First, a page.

The first-ever USC engineering course was offered a century ago, at a time when things we take for granted today, such as electricity, automobiles and refrigeration, didn’t exist in most of the world — they were a figment of a “magical” vision of the future. Not surprisingly, that first course was on electrical power. A hundred years later, engineering and technology have truly transformed the world, ushering in tremendous advances that have helped reduce extreme poverty, increase life expectancy, connect people instantly around the world and bring a global understanding of humanity’s common destiny. This exponential pace of transformation carries the name of Moore’s law, which, though based on electronics, is in fact widely applicable.
Electrical engineering at USC has been a crucial contributor to this technological evolution. In his book “A Remarkable Trajectory,” Professor Emeritus George A. Bekey documents many of the seminal names and their impact in USC Viterbi’s and EE’s history. As we celebrate the 10th anniversary of the naming of the Ming Hsieh Department of Electrical Engineering, I want to single out three colossal figures who left us prematurely this year: Sol Golomb, Steve Sample and Si Ramo.
In a most fundamental way, and seemingly effortlessly through his radiating brilliance, Sol Golomb built a field; attracted, mentored and promoted talented colleagues; and created a culture of excellence that continues today. It is unlikely there would have been an Andrew Viterbi at USC without Sol Golomb. Or Bill Lindsey. Or Lloyd Welch. The list is long.
Steve Sample, the indomitable and visionary 10th USC president, also an electrical engineer by training, used his acuity and talent to transform USC to a research university of global prominence. It was during his tenure that the naming of the Ming Hsieh Department became a reality. With his engaging, persuasive manner, Steve attracted talented and loyal alumni to help place the university on a soaring trajectory.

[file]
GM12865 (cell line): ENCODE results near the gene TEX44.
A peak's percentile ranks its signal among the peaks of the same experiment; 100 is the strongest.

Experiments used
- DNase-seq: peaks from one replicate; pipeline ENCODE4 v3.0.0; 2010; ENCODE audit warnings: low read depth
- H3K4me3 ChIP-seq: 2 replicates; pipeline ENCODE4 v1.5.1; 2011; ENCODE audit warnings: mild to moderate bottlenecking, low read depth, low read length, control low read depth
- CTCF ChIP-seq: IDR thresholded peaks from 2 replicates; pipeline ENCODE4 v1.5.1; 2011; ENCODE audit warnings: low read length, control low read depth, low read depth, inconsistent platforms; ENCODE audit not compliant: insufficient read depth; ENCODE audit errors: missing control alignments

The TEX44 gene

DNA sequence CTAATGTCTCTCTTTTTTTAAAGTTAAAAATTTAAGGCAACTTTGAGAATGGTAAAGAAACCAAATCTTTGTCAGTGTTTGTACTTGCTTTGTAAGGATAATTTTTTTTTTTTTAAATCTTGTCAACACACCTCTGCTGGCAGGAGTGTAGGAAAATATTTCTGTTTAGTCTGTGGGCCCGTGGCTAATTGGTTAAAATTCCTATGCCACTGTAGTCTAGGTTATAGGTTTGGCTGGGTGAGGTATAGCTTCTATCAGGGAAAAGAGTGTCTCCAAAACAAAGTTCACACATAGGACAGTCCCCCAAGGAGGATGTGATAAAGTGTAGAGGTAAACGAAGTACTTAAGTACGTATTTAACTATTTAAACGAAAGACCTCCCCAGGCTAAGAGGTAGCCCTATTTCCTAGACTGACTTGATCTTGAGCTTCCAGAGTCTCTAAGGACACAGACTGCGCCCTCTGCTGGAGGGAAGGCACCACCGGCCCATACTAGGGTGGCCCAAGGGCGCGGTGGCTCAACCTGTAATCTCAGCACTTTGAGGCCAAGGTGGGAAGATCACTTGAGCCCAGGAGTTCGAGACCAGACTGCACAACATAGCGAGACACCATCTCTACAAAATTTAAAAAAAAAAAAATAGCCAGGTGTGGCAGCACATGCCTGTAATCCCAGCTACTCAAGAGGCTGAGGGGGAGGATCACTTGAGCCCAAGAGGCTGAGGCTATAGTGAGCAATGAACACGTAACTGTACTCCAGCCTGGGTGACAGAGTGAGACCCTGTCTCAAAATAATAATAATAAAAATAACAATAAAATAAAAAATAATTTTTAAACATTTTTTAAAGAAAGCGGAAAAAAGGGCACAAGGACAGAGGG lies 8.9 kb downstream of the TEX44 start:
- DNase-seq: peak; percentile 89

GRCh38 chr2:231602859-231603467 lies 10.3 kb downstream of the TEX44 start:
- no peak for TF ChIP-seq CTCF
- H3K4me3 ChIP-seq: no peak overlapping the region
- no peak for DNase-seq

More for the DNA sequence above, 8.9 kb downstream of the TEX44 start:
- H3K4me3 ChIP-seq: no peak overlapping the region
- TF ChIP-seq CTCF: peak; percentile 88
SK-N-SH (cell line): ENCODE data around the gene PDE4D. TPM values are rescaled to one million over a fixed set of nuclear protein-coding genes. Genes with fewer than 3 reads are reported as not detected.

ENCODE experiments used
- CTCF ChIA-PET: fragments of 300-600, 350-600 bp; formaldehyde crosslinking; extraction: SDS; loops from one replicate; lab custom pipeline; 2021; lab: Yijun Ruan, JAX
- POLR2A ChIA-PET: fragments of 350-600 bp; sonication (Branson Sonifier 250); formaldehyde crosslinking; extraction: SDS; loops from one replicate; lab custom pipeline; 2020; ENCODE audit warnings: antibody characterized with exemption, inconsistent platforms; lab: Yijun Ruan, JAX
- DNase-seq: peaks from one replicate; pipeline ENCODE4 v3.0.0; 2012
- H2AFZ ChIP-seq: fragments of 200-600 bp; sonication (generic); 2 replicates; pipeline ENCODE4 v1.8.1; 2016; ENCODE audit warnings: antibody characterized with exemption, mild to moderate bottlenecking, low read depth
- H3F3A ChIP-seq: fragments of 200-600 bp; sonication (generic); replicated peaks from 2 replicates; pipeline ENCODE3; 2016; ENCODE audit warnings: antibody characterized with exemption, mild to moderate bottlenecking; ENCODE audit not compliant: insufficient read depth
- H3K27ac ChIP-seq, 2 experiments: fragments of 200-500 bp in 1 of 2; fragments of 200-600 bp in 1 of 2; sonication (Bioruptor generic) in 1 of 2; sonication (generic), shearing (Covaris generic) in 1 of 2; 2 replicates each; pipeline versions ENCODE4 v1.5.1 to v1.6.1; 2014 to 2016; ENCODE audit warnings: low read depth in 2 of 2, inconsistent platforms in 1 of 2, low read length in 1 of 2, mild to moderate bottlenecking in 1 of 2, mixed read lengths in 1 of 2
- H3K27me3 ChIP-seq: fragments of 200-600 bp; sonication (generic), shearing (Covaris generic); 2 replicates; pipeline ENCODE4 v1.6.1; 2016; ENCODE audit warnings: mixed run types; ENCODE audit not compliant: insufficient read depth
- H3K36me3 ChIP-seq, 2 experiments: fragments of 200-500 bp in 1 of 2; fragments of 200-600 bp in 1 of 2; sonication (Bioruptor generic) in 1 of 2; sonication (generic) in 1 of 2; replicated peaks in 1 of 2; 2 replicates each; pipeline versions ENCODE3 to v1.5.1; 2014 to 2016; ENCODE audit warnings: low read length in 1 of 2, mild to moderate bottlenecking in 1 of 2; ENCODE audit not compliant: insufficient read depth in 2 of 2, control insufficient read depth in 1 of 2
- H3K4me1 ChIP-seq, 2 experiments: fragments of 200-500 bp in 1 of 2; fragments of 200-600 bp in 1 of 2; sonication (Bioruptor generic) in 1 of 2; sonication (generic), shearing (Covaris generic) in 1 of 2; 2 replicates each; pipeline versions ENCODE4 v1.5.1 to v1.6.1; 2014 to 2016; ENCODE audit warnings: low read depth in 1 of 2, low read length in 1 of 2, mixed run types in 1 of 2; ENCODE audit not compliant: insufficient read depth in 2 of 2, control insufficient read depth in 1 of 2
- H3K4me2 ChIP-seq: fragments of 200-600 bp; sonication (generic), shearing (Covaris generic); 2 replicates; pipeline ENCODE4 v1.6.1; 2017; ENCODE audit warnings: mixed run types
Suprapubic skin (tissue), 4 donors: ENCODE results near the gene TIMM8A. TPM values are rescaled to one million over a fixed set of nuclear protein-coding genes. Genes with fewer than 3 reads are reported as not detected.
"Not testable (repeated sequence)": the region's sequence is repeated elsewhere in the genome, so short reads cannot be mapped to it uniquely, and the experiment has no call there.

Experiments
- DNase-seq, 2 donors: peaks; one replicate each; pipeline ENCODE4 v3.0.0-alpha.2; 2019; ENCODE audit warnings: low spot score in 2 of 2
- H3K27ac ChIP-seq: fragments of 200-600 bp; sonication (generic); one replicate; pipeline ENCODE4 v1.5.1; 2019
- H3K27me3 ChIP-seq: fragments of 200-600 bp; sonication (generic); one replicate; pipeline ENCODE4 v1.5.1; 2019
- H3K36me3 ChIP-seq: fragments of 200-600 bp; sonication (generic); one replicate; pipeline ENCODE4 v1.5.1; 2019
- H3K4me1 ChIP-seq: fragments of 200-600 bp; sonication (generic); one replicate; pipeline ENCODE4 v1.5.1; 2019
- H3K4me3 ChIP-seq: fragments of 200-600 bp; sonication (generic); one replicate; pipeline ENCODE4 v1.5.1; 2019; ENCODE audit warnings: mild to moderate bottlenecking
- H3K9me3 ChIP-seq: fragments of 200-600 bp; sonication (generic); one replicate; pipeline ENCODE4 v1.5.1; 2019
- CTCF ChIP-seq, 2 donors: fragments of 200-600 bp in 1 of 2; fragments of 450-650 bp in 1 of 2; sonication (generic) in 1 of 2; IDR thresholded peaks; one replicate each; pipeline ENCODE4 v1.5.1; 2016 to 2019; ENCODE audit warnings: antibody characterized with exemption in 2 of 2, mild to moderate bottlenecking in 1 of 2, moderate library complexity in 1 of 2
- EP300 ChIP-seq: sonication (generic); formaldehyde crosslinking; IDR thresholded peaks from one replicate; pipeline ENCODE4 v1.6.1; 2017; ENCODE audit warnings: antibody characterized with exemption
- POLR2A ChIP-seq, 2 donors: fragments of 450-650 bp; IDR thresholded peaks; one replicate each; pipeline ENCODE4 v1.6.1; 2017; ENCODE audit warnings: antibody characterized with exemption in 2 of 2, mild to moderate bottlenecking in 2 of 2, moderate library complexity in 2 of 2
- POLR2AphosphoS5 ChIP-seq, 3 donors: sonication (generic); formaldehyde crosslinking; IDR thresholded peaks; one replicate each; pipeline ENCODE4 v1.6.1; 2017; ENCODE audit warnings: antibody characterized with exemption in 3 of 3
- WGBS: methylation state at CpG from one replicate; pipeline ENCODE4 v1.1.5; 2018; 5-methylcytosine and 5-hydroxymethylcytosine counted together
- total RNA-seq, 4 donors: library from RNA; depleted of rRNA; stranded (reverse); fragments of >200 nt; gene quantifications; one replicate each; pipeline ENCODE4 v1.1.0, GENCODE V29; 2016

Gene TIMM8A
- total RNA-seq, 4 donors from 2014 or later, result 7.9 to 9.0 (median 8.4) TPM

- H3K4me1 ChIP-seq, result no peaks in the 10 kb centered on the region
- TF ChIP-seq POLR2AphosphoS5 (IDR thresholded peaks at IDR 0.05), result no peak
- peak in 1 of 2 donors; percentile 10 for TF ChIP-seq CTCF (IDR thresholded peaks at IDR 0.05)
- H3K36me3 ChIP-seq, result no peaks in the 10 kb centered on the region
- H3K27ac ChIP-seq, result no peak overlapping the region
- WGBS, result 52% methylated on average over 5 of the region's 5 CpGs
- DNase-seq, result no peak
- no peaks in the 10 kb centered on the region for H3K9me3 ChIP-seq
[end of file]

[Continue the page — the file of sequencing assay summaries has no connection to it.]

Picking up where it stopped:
Finally, this column would be woefully incomplete without mention of one of the most brilliant electrical engineers of our times, Si Ramo. Through a Presidential Chair appointment, Si became part of USC Viterbi in the latter part of his amazing life, although we had long, strong and enduring relationships with the companies he built, including TRW and Northrop Grumman. An inventor of true brilliance and phenomenal insight, an entrepreneur par excellence and a genuine renaissance man, Si devoted his career to the advancement of technology, national defense and human prosperity. On his 95th birthday, in 2008, I had the privilege of creating a USC Viterbi LifeTime Achievement Award for Si Ramo. The citation was read by Andrew Viterbi; the award was bestowed by Steven Sample. Said Si in his acceptance speech: “Thank you. You are giving me a Lifetime Award today when I am 95. But what award will you give me 10 years from now, when I am 105?!”
Which brings us to Ming Hsieh. Following a different but equally exhilarating life trajectory, Ming transcended cultures across oceans and across history. He has left an indelible mark on technology through innovations that have earned him induction to the National Academy of Engineering, an organization co-founded by Si Ramo. An EE alum, Ming deeply understands the empowering promise of electrical engineering to make life more “magical” for future generations — and is generously and unconditionally supporting it at USC. The Ming Hsieh Department of Electrical Engineering, with its unparalleled history and awesome talent, 100 years after the subject was first taught at USC, and 10 years after the department was named, is solidly positioned to advance it.